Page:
Changes in temperament often occur in animals experiencing pain. Previously tractable animals may become uncharacteristically aggressive and may bite or scratch. Alternatively, a previously active animal which showed obvious interest in its handler may appear completely apathetic. The animal may cower away from the handler and attempt to avoid being restrained. The interpretation of any of these types of behaviour will require not only a knowledge of the normal predicted behaviour of an animal of that particular age, sex and species but also prior knowledge of the normal behaviour of that particular individual. Clearly, close liaison with animal care staff is essential in attempting to assess the behaviour of an animal in the post-operative period.


Acute pain can make an animal cry out, and handling an animal which is in pain may provoke such a response. The pitch of the cry may be abnormal and may be accompanied by attempts to bite the handler or to escape. Animals in pain rarely cry continuously, although on occasions dogs may howl or whimper for long periods and sheep and cattle may also make prolonged vocalization. When assessing pain in rodents, it is important to appreciate that many of their cries are at high sound frequencies which are inaudible to humans.

Feeding behaviour

Food and water intake are often markedly reduced if an animal is in pain. Severe pain is often associated with a complete cessation of eating and drinking. These changes in feeding may go unnoticed if the animal is fed ad libitum from a hopper, or if other animals that are feeding normally are present in the cage or pen. A reduction in body weight as a consequence of this inappetence can usually be readily detected, but normal day-to-day variations in body weight must also be appreciated. To improve the detection of changes in food and water intake, weighed quantities of food and water should be dispensed and daily intake measured. Weighing the food hopper and the water bottle provides a satisfactory means of monitoring intake in larger rodents. Care must be taken that spillage of food by the animal does not result in intake being erroneously assessed as normal. In addition to recording food consumption, the animal should be weighed each day to determine any changes in body weight.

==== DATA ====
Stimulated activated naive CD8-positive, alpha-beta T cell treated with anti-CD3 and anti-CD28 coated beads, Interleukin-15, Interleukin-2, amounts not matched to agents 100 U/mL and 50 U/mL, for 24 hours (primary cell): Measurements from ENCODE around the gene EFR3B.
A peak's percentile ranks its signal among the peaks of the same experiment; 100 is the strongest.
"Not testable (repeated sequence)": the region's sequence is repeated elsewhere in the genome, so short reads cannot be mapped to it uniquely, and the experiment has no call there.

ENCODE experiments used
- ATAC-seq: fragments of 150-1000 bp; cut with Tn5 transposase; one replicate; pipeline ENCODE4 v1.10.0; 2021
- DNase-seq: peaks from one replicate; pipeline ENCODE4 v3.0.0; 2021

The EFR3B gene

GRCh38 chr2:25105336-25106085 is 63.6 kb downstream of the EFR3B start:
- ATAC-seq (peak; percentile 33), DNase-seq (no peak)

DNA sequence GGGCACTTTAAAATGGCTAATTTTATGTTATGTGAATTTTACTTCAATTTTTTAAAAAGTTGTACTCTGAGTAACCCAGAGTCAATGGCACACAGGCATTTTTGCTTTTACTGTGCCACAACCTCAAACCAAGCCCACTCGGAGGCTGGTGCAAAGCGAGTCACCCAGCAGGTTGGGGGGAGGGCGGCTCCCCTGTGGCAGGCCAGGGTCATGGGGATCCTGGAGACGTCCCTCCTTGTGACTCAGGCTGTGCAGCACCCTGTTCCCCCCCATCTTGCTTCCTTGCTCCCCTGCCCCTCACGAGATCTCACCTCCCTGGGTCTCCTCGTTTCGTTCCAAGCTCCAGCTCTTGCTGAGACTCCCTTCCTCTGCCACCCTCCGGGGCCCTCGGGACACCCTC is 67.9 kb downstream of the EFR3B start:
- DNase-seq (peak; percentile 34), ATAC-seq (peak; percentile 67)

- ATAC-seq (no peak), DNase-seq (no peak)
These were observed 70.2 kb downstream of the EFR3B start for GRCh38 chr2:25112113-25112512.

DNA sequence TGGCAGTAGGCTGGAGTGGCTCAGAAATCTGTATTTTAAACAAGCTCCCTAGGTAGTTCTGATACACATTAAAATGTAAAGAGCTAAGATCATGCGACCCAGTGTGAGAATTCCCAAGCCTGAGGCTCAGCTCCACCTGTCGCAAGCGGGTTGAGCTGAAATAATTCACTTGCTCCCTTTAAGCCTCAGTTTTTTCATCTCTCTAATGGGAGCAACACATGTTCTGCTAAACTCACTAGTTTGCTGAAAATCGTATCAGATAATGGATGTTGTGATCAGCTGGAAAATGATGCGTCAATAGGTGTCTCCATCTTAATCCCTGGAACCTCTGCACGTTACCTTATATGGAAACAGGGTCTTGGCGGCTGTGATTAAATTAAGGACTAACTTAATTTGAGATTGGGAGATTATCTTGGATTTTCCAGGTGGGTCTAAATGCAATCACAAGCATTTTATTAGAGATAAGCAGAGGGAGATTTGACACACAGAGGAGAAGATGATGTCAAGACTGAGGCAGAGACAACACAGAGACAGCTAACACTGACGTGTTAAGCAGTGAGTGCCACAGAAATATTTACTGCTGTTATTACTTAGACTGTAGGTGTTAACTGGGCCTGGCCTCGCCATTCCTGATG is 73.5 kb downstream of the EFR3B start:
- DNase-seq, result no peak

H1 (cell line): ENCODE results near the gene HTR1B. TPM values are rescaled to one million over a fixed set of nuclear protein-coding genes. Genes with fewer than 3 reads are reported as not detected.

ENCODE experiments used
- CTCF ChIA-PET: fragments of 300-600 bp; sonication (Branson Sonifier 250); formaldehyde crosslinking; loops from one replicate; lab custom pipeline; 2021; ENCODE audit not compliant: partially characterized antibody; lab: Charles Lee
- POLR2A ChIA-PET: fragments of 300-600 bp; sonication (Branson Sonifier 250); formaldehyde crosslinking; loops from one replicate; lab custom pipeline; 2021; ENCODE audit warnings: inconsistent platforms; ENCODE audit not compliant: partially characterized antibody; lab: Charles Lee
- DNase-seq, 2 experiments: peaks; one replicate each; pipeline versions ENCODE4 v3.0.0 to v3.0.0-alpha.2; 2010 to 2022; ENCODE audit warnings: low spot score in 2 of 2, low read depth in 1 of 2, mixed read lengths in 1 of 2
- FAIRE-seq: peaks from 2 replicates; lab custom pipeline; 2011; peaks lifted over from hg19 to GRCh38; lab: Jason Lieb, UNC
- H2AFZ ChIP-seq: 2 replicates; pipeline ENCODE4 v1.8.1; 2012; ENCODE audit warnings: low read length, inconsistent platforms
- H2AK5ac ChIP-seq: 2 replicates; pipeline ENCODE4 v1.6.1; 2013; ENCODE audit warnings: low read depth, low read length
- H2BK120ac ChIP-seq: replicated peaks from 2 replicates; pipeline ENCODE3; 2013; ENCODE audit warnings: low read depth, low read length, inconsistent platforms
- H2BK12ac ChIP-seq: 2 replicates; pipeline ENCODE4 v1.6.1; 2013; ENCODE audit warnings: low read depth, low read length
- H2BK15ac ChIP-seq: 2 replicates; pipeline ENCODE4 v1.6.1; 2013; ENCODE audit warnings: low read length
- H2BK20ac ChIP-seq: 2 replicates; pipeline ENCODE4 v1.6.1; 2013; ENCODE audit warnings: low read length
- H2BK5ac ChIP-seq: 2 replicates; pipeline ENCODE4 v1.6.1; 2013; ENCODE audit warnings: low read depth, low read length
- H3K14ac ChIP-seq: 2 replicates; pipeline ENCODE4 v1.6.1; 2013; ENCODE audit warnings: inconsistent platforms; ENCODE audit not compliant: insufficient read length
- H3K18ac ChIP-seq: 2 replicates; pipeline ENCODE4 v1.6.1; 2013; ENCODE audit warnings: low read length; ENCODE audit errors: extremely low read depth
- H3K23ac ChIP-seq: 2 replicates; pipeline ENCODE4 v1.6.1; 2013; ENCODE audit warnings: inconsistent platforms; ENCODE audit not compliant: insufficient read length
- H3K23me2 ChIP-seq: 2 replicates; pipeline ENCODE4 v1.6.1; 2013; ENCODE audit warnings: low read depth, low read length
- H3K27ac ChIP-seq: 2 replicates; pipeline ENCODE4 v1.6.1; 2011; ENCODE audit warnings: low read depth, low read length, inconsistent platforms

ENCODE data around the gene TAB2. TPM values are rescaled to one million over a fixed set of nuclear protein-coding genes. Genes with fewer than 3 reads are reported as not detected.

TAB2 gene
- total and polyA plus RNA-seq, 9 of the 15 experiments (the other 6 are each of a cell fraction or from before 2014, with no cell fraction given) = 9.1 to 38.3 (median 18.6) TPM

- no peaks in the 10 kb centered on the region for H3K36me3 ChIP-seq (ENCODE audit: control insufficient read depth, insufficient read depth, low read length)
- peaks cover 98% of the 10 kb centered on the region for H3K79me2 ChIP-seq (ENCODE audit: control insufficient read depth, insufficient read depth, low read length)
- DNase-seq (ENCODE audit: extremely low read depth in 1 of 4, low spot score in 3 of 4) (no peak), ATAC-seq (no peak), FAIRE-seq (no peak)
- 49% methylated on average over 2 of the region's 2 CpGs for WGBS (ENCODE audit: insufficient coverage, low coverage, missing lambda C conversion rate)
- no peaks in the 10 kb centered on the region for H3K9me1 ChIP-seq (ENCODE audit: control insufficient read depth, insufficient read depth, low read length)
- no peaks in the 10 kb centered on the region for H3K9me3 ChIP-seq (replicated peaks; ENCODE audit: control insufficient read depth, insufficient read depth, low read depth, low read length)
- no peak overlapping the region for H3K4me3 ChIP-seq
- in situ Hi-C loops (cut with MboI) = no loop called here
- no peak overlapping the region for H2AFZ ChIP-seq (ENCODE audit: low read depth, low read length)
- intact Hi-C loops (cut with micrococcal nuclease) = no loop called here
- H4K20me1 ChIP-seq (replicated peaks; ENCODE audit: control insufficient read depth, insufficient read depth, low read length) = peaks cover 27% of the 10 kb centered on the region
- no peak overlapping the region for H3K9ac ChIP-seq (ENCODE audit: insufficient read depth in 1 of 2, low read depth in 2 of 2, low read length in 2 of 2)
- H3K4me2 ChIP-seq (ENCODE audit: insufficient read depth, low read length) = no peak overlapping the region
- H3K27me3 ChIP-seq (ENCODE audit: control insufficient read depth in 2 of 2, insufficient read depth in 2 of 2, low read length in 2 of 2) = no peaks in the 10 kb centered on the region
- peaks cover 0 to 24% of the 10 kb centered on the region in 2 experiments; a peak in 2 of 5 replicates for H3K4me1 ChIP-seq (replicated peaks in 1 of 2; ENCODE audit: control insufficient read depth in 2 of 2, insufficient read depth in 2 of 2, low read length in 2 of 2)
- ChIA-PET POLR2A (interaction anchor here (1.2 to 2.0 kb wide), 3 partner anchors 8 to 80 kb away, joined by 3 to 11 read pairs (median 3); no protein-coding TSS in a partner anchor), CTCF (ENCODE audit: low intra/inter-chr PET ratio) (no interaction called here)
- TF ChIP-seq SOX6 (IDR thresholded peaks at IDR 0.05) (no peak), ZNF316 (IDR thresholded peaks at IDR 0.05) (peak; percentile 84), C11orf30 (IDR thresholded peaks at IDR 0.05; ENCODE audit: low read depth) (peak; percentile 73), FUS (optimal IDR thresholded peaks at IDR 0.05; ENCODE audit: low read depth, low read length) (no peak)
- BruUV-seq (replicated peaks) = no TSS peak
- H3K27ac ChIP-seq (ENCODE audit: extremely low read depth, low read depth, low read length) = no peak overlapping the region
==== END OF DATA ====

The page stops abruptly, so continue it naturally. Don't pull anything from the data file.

A reduction in food and water intake will also be reflected in a reduction in faecal and urine output, but the latter may be difficult to detect. The onset of dehydration will be reflected in the clinical appearance of the animal. Loss of skin tone will cause it to tent and tend to remain elevated when a fold is twisted between the fingers.

Alterations in physiological variables

Pain generally causes changes in the respiration pattern and rate. This can be dramatic following thoracic surgery when the reduction in the depth of respiration can cause considerable concern. In other instances, the change may be less obvious and masked by the normal tendency of animals such as rodents or rabbits to respond to restraint or close observation with an increase in their respiratory rate. Pain may also affect the cardiovascular system. Frequently, the heart rate is increased, but the natural responses to handling may mask these changes. The other factors influencing these cardiorespiratory variables may render them of little use for routine assessment of post-operative pain.

Severe pain may cause the development of circulatory failure (shock), with blanching and chilling of the extremities and a decrease in the strength of the peripheral pulse.

A practical approach to pain assessment